KANSAS CITY, Mo. (AP) — An auction at the iconic Benjamin Ranch in south Kansas City drew people looking for a chance to buy a memory, or a good bargain.
Benjamin Ranch will be torn down Jan. 1 to make room for a Cerner Corp. office development, marking the end of an operation that started as a dairy farm more than 125 years ago. The ranch offered a rodeo arena, horse race practice track and opera stage. People also came for July 4th rodeos, horseback riding and hayrides, and many of the buildings were booked for weddings and corporate picnics.
Bob Faulkner and his family have leased the business and produced events at the ranch for 25 years. Anticipating that development would someday overtake the area, Faulkner and his family built another ranch in Raytown and he plans to continue the legacy of western events in Kansas City, The Kansas City Star reported (http://bit.ly/1bK8b5z ).
“I’m sad to see its demise,” he said.
So were many of the others who attended Sunday’s auction.
Joy Coons, of Bucyrus, Kan., bid $35 for a wooden nickel that announced a long-ago July rodeo. She said she was given a wooden nickel when she was young so she could get into the rodeo for free. She also worked at the ranch as a teenager.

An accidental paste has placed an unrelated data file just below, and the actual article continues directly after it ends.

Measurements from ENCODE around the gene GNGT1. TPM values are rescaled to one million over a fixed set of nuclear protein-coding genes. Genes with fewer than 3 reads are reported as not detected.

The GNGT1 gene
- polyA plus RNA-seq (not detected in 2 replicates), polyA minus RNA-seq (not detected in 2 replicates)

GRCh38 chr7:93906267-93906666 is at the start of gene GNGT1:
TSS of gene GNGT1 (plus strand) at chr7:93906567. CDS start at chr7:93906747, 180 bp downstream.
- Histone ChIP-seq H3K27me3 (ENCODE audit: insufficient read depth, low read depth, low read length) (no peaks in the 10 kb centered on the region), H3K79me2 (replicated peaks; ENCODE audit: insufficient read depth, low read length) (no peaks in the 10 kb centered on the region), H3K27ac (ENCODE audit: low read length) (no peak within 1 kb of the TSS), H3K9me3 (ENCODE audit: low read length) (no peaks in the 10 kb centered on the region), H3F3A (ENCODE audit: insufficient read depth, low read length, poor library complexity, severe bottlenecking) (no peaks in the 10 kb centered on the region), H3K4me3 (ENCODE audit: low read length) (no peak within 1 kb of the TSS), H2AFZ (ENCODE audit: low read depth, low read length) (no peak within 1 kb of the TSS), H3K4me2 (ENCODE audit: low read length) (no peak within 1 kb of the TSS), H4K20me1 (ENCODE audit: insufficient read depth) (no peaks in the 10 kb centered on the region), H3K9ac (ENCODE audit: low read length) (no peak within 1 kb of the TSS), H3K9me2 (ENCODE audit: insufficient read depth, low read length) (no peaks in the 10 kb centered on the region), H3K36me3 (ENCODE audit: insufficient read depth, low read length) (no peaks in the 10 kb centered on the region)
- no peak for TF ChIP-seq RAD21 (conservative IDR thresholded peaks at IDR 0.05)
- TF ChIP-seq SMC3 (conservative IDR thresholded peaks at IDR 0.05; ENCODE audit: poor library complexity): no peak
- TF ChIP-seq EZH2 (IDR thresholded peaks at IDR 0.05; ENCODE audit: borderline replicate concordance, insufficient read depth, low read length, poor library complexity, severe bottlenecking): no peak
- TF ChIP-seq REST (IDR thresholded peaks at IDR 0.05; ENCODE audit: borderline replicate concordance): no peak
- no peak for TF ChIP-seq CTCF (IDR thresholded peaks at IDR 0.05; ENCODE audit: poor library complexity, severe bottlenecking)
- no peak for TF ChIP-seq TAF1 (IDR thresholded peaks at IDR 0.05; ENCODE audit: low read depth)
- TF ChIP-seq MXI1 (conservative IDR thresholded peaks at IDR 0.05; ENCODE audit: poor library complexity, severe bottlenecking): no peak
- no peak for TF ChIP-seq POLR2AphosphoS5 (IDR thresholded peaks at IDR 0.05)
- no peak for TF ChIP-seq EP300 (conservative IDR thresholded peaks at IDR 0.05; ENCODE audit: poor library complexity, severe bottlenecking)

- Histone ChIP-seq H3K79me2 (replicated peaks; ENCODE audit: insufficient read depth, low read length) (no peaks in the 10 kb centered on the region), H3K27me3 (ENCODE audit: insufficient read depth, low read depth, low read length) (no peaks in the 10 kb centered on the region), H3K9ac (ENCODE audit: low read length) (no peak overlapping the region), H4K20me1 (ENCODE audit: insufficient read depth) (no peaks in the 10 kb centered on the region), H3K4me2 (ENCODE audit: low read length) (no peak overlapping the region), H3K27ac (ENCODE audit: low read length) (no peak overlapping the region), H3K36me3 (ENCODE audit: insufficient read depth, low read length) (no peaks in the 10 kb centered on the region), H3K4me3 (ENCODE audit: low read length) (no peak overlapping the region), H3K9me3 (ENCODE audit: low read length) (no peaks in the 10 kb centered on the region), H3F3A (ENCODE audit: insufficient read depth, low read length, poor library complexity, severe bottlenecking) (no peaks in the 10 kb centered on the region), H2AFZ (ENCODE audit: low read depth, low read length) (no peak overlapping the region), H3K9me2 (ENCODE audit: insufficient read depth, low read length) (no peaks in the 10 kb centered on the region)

“I just had to have it,” Coons said of the coin. “I basically grew up here.”
Zach Smith of Holden, Mo., worked as a ranch hand and married his wife at the ranch in 2010.
“It’s a sad day,” Smith said. “I hate to see it go. I came back to see if I could get a piece of history.”
Bidding on the items was brisk. A cane sold for $10, a boot vase sold for $8, and an old yoke went for $75. An oil painting of Warpaint, a horse that is the mascot for the Kansas City Chiefs, sold for more than $1,000.
Sue Burns of Paola, Kan., was looking for bargain draft horse equipment.
“I’m here just for the equipment — if the price is right,” she said. “Memorabilia goes only so far. I got a lot of that in my barn already.”
Information from: The Kansas City Star, http://www.kcstar.com